Dark-enhanced startle responses and heart rate variability in a traumatized civilian sample: putative sex-specific correlates of posttraumatic stress disorder.

Department of Psychiatry and Behavioral Sciences, Emory University School of Medicine, 49 Jesse Hill Jr Dr, Atlanta, GA 30303, USA.
Psychosomatic Medicine (Impact Factor: 4.09). 02/2012; 74(2):153-9. DOI: 10.1097/PSY.0b013e318240803a
Source: PubMed

ABSTRACT Trauma is associated with increased risk for anxiety disorders such as posttraumatic stress disorder (PTSD). To further understand biologic mechanisms of PTSD, we examined the dark-enhanced startle response, a psychophysiological correlate of anxiety, and heart rate variability (HRV) in traumatized individuals with and without PTSD. The associations of these measures with PTSD may be sex-specific because of their associations with the bed nucleus of the stria terminalis, a sexually dimorphic brain structure in the limbic system that is approximately 2.5 times larger in men than in women.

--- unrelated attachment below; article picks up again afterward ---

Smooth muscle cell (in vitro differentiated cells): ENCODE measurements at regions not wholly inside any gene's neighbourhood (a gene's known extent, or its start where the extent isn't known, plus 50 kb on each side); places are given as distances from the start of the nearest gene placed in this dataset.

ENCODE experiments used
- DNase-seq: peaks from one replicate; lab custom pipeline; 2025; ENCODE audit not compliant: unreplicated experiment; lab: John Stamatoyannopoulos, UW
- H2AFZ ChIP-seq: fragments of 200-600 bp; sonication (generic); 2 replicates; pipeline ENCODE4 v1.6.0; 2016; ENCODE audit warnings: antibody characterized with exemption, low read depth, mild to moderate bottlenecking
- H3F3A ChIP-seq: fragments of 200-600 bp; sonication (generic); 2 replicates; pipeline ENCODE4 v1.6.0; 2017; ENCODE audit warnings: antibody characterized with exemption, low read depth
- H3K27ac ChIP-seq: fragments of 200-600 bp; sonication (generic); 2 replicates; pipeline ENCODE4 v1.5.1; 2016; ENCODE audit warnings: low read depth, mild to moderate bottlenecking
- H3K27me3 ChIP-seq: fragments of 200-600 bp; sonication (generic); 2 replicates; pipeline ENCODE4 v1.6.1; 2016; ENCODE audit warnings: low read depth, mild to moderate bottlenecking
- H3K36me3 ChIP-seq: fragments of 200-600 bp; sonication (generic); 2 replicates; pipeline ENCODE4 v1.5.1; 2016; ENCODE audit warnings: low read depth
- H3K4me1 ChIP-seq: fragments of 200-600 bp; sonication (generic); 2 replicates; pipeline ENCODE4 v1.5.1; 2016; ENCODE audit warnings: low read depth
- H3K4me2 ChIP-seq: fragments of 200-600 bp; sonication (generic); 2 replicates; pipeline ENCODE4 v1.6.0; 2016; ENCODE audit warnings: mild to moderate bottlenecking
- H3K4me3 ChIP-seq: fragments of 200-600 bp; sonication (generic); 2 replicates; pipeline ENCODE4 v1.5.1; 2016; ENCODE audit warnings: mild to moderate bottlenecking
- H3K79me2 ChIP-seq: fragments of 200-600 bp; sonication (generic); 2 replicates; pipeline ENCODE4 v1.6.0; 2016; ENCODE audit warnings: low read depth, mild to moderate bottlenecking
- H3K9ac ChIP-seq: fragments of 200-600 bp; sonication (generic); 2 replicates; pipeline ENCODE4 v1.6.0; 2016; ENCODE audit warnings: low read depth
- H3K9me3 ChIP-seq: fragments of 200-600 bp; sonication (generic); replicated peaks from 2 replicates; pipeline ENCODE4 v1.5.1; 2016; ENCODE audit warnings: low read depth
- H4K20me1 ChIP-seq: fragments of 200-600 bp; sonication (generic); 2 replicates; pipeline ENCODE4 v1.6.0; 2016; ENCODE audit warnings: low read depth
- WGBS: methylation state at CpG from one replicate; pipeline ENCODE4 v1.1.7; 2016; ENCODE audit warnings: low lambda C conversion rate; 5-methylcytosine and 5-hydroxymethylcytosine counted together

The study sample (N = 141) was recruited from a highly traumatized civilian population seeking treatment at Grady Memorial Hospital in Atlanta, Georgia. Psychophysiological responses during a dark-enhanced startle paradigm task included startle magnitude, assessed by eyeblink reflex, and measures of high-frequency HRV, during light and dark phases of the startle session.
The startle magnitude was higher during the dark phase than the light phase (mean ± standard error = 98.61 ± 10.68 versus 73.93 ± 8.21 μV, p < .001). PTSD was associated with a greater degree of dark-enhanced startle in women (p = .03) but not in men (p = .38, p interaction = .48). Although HRV measures did not differ between phases, high-frequency HRV was greater in men with PTSD compared with men without PTSD (p = .02).
This study demonstrates that the dark-enhanced paradigm provides novel insights into the psychophysiological responses associated with PTSD in traumatized civilian sample. Sex differences in altered parasympathetic and sympathetic function during anxiety regulation tasks may provide further insight into the neurobiological mechanisms of PTSD.

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Available from: Bekh Bradley, Jul 07, 2015
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